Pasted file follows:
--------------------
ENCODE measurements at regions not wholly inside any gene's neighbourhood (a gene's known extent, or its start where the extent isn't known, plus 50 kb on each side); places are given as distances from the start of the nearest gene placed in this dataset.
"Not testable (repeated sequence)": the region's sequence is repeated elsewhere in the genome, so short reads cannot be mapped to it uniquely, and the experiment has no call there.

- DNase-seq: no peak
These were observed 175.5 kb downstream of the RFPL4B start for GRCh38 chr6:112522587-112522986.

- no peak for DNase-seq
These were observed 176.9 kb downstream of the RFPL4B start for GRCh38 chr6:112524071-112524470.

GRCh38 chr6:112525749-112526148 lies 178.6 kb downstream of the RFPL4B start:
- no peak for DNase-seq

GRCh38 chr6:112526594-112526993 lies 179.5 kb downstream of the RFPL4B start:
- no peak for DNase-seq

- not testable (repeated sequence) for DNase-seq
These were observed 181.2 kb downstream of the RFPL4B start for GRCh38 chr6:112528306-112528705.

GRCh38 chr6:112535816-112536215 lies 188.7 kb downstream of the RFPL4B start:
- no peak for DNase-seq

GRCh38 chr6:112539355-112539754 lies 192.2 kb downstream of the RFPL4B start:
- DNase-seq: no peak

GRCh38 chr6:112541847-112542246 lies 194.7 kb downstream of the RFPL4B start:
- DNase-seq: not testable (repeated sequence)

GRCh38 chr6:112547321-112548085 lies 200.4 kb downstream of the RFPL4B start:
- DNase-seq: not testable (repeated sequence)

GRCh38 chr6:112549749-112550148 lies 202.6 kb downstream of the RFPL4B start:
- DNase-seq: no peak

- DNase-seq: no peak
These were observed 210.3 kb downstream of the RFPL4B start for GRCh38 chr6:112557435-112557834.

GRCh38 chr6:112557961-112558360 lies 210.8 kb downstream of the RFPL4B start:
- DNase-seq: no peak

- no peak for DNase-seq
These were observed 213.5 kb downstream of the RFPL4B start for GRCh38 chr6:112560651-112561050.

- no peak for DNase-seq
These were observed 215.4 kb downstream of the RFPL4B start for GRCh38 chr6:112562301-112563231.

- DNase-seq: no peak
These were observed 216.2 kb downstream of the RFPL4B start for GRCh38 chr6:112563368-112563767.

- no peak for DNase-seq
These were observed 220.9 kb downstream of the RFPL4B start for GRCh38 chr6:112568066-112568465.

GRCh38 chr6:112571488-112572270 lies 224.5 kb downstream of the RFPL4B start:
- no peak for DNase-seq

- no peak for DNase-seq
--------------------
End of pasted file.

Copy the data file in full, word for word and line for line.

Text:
ENCODE measurements at regions not wholly inside any gene's neighbourhood (a gene's known extent, or its start where the extent isn't known, plus 50 kb on each side); places are given as distances from the start of the nearest gene placed in this dataset.
"Not testable (repeated sequence)": the region's sequence is repeated elsewhere in the genome, so short reads cannot be mapped to it uniquely, and the experiment has no call there.

- DNase-seq: no peak
These were observed 175.5 kb downstream of the RFPL4B start for GRCh38 chr6:112522587-112522986.

- no peak for DNase-seq
These were observed 176.9 kb downstream of the RFPL4B start for GRCh38 chr6:112524071-112524470.

GRCh38 chr6:112525749-112526148 lies 178.6 kb downstream of the RFPL4B start:
- no peak for DNase-seq

GRCh38 chr6:112526594-112526993 lies 179.5 kb downstream of the RFPL4B start:
- no peak for DNase-seq

- not testable (repeated sequence) for DNase-seq
These were observed 181.2 kb downstream of the RFPL4B start for GRCh38 chr6:112528306-112528705.

GRCh38 chr6:112535816-112536215 lies 188.7 kb downstream of the RFPL4B start:
- no peak for DNase-seq

GRCh38 chr6:112539355-112539754 lies 192.2 kb downstream of the RFPL4B start:
- DNase-seq: no peak

GRCh38 chr6:112541847-112542246 lies 194.7 kb downstream of the RFPL4B start:
- DNase-seq: not testable (repeated sequence)

GRCh38 chr6:112547321-112548085 lies 200.4 kb downstream of the RFPL4B start:
- DNase-seq: not testable (repeated sequence)

GRCh38 chr6:112549749-112550148 lies 202.6 kb downstream of the RFPL4B start:
- DNase-seq: no peak

- DNase-seq: no peak
These were observed 210.3 kb downstream of the RFPL4B start for GRCh38 chr6:112557435-112557834.

GRCh38 chr6:112557961-112558360 lies 210.8 kb downstream of the RFPL4B start:
- DNase-seq: no peak

- no peak for DNase-seq
These were observed 213.5 kb downstream of the RFPL4B start for GRCh38 chr6:112560651-112561050.

- no peak for DNase-seq
These were observed 215.4 kb downstream of the RFPL4B start for GRCh38 chr6:112562301-112563231.

- DNase-seq: no peak
These were observed 216.2 kb downstream of the RFPL4B start for GRCh38 chr6:112563368-112563767.

- no peak for DNase-seq
These were observed 220.9 kb downstream of the RFPL4B start for GRCh38 chr6:112568066-112568465.

GRCh38 chr6:112571488-112572270 lies 224.5 kb downstream of the RFPL4B start:
- no peak for DNase-seq

- no peak for DNase-seq